One of the most important things you can do is utilize strong passwords. E.g., at least 8 characters and characters from at least 3 character sets, e.g., letters, numbers, and special characters, such as a dash, dollar sign, etc. Too many people don't realize that there are people throughout the world who have automated scripts that search for systems with weak passwords. When I logged into the root account on one of my Linux servers yesterday, I saw the message below indicating there had been about 50,000 attempts to log into the root account on the server in just two days, which isn't unusual.
Last login: Wed Dec 24 11:51:06 EST 2014 on pts/0
Last failed login: Fri Dec 26 22:48:10 EST 2014 from 220.127.116.11 on ssh:notty
There were 46898 failed login attempts since the last successful login.
Attackers know the default accounts on systems and will use scripts that will go through commonly used passwords pairing them with default account names. One can easily find lists of the most commonly used passwords online. And attackers typically go through word dictionaries, also, pairing every word in the dictionary with default account names.
Sometimes they will use name dictionaries paired with word dictionaries to break into accounts. When I ran an FTP server, I regularly saw attackers pairing name dictionaries with word dictionaries. Name dictionaries are readily available online, e.g., for expecting parents looking for a name for a baby. They might start with a name such as "abe" and then try every word in the word dictionary as a password against it. Then they would move on to another name, such as "alan" and do the same thing going all the way through every name in the name dictionary down through names such as zachary. So any account with a weak password becomes an entry point into the system. If the account doesn't have root privileges, it can still represent a jumping off point to gain further information about potential vulnerabilities on the system and try privilege escalation techniques, if the account is compromised.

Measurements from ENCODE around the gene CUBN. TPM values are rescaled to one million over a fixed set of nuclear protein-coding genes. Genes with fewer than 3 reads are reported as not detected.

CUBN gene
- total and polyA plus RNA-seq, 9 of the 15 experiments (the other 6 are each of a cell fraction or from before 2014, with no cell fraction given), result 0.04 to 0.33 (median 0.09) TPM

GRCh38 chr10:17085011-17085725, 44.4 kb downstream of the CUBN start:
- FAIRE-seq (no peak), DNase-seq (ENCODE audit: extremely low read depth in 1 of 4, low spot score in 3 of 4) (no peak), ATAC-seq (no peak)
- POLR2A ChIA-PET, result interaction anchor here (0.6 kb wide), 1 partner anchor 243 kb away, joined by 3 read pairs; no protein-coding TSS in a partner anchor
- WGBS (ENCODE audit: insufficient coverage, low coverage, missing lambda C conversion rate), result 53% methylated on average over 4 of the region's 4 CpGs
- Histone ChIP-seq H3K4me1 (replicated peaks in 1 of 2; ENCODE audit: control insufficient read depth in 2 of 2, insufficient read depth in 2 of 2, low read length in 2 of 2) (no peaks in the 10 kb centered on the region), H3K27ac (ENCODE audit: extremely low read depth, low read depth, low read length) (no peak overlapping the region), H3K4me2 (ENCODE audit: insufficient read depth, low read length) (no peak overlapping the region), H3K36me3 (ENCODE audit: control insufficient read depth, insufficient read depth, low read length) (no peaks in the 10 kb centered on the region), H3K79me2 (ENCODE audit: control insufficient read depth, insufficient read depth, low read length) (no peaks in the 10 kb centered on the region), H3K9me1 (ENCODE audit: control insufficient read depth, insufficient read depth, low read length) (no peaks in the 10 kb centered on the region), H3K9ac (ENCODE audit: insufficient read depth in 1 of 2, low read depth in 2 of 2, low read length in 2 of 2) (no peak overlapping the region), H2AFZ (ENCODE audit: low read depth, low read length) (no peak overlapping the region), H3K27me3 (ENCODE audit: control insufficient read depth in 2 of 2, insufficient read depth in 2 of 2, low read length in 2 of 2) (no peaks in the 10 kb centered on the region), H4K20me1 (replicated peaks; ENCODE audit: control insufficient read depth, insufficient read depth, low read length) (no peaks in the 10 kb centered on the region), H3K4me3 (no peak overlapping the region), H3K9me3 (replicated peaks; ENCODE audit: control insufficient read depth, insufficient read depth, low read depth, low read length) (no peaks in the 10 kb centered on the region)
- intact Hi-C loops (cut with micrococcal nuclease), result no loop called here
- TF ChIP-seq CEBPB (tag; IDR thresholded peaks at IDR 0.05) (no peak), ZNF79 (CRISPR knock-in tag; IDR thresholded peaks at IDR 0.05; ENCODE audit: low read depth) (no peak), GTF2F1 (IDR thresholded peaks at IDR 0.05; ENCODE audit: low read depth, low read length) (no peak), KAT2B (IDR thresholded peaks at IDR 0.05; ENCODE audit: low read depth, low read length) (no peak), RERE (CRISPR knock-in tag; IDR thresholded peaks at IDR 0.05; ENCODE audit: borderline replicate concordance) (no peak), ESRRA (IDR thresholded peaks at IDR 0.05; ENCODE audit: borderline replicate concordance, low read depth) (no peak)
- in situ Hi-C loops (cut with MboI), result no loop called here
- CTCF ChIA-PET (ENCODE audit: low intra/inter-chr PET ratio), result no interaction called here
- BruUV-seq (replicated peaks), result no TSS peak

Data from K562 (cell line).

And attackers may try other dictionaries for passwords. E.g., one that contains sports team names or car models, since some people will use those as passwords.
Or they can just try random combinations of characters looking for short passwords. E.g., if a password is only 4 characters long, it won't take a computer long to try every possible combination of 4 characters as a password.
Of course, no one is going to sit at a keyboard and type all of those name and password combinations, so they use scripts. It may only take a few seconds for such scripts to try thousands of name and password combinations, if your server doesn't limit or block access to itself after a certain number of failed password attempts.
When I was running the FTP server, which had only two legitimate accounts, one for my wife and one for one of her friends, so they could exchange files, I observed 4 to 5 such attacks running regularly against the system when I monitored such attempts with kripp, a script that showed me the userids and passwords they were attempting to use, just to see what was happening. The server was in the U.S.; I would see dictionary attacks from within the U.S., but also from Brazil, China, etc. occurring at the same time.
Of course, strong passwords are just a starting point for securing any system. One additional method of securing a Linux server is too employ Security-Enhanced Linux, which can be enabled under most versions of Linux. Note: you may find postings by people online advising others not to deploy it, because it could be difficult to configure, but there have been improvements over the years to make it easier to deploy. You can find information on how to deploy it online and in Linux system administration books, e.g., you can search Amazon for "SELinux" or "hardening Linux"